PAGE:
Or, I’m still proofreading. You may have noticed I didn’t get my weekly gratitude post up yesterday. That’s because my computer was busy crashing and corrupting files, so I had to do some disk maintenance, run a virus/malware scan (just in case), and repair disk permissions. That didn’t leave a lot of time for things like blogs. Read the rest of this entry  )

Originally published at Erin M. Hartshorn. You can comment here or there.

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Today, I’m grateful for work that I enjoy, that uses my abilities, and that stretches my brain. (It also fills my wallet, which I’m also very grateful for.) Yes, these describe my writing, but I’m applying them today to my freelance business. Read the rest of this entry  )

Originally published at Erin M. Hartshorn. You can comment here or there.

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Balance — a topic near and dear not just to every writer’s heart, or anyone who has a day job and a creative pursuit, or any person with a family and a job and interests of her own — well, okay, that probably includes all of us. Yes, it’s time to talk about how I balance everything I have to do: wife, mother, daughter, freelance worker, writer, blogger, friend, person . . . Read the rest of this entry  )

Originally published at Erin M. Hartshorn. You can comment here or there.

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I’ve been really tired of late. Some of it’s good — I’ve had a lot of freelance work on my plate, which keeps me busy. Unfortunately, then I have less time and energy to do my writing, and when I start figuring the time for other things — exercise, family time, cooking, life — well, there’s even less time and energy. So I cut corners. Skipped the exercise because heading out for over half an hour to run, then coming back and stretching out, showering, cooling down, well, all that takes time. Chunks of it.

Today, I read a post Kristine Kathryn Rusch wrote back in 2009 as part of her Freelancer’s Survival Guide, Burnout. In it, she lists several symptoms of burnout — exhaustion, irritability, inefficiency, and more. Hmm. Yes, that’s ringing bells.

Okay, to be fair, I figured I was on the edge of burnout. That’s why I took the weekend essentially off, just doing things I enjoy and don’t stress over (mostly — getting kids to bed has to get done, and there often seems to be stress involved). It’s also why I read her post today; I hoped she had some good advice.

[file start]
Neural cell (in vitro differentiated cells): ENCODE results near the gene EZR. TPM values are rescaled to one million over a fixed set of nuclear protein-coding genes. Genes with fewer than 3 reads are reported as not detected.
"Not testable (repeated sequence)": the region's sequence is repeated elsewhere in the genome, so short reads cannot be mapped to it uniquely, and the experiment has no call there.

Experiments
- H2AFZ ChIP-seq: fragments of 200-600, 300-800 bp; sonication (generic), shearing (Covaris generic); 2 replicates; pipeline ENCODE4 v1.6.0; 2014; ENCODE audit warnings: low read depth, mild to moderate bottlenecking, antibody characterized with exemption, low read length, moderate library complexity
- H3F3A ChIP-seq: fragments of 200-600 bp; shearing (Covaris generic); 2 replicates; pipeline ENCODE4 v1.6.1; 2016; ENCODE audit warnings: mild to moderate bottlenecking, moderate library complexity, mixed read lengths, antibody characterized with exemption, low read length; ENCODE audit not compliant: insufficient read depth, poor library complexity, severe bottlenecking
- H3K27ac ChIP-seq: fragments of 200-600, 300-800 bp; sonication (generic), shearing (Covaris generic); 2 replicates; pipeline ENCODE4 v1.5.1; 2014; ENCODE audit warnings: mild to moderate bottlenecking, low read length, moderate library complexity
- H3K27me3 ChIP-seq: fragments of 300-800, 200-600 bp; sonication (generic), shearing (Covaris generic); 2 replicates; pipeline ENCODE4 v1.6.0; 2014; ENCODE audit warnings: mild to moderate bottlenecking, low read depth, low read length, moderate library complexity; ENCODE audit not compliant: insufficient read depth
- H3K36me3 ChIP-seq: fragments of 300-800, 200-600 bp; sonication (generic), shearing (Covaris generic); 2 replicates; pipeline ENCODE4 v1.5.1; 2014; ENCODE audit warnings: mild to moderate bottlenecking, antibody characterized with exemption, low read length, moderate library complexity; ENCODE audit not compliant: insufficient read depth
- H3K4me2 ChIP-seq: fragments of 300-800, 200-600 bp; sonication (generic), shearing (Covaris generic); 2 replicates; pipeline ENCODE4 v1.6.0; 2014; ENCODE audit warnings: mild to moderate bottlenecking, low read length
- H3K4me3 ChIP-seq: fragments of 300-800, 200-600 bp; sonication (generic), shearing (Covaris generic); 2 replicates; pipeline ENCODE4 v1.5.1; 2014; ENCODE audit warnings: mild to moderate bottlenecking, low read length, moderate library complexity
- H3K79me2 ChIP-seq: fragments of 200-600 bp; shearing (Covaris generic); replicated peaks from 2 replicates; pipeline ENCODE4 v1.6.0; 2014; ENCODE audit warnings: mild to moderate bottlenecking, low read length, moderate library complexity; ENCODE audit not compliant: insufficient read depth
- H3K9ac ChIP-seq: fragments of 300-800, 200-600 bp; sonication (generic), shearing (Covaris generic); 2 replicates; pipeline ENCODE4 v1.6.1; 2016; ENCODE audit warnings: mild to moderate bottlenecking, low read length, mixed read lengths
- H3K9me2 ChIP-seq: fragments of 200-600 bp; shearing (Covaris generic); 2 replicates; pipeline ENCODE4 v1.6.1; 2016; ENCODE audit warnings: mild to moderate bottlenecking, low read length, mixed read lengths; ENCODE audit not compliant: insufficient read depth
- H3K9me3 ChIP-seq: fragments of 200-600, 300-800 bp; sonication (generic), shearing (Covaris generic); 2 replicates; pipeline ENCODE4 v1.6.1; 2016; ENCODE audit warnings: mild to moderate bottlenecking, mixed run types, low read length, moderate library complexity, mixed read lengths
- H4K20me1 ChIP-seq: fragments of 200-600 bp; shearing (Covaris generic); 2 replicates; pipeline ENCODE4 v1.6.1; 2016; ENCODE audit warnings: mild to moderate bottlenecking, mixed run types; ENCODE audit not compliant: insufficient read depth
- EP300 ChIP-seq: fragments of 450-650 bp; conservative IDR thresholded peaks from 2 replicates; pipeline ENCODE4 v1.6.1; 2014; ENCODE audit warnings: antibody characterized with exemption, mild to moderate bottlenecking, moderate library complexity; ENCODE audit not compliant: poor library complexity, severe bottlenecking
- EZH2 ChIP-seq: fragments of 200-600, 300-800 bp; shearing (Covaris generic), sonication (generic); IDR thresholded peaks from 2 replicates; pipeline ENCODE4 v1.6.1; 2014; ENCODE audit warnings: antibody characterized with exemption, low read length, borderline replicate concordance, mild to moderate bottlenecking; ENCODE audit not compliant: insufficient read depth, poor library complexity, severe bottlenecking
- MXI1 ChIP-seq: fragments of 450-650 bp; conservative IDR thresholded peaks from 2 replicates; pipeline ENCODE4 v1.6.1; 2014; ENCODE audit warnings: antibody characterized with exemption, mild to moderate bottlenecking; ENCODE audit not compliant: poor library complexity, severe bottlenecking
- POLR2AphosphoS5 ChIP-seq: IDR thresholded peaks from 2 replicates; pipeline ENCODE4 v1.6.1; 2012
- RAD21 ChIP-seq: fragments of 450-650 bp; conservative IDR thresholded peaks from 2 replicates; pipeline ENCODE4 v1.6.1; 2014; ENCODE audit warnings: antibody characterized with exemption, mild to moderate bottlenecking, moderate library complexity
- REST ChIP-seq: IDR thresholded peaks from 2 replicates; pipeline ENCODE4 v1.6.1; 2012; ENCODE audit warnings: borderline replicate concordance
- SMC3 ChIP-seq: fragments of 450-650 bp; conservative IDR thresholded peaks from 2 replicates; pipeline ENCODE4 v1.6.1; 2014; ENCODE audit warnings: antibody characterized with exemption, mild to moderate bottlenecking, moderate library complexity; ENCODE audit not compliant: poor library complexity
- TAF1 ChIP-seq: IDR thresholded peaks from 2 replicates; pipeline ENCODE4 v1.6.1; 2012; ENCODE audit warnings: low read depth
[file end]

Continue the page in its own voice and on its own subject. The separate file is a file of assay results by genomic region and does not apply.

Her advice? Sleep, eat right, exercise. And then worry about whether you’re taking on too much. I’m trying to get more sleep; it’s not always easy with a family, but I’m trying. I do need to get back to the exercise that I’ve been slacking on, though. I mostly eat right — except for the chocolate chip cookies I baked this weekend and ate copious amounts of.

One of the stressors I’ve had is feeling like I have to live up to others’ expectations for my writing career. Whether it’s things I disagree with (like writing taking precedence over everything else in my life, including attending my son’s first band concert) or more insidious things like being a writer meaning I should be writing every day, for more hours than I put in, so I get things done faster. And even if I do want to get things done (and some I need to get done, like the book I’m writing for Moongypsy Press), adding that expectation on top of everything else has made it worse.

I’m still trying to write, but I’m trying to not be down on myself about expectations. I want to write because I want to write, because I have these characters in my head whose stories I want to tell, not because it’s one more thing on my to-do list.

I’ll probably be much more upbeat after even a week of better sleep and a couple times of exercise, but this is a good wake-up call that I need to take care of myself, and that includes managing my expectations.

What about you? Have you been pushing yourself too much recently? Or some time in the past? What helps you get back on track?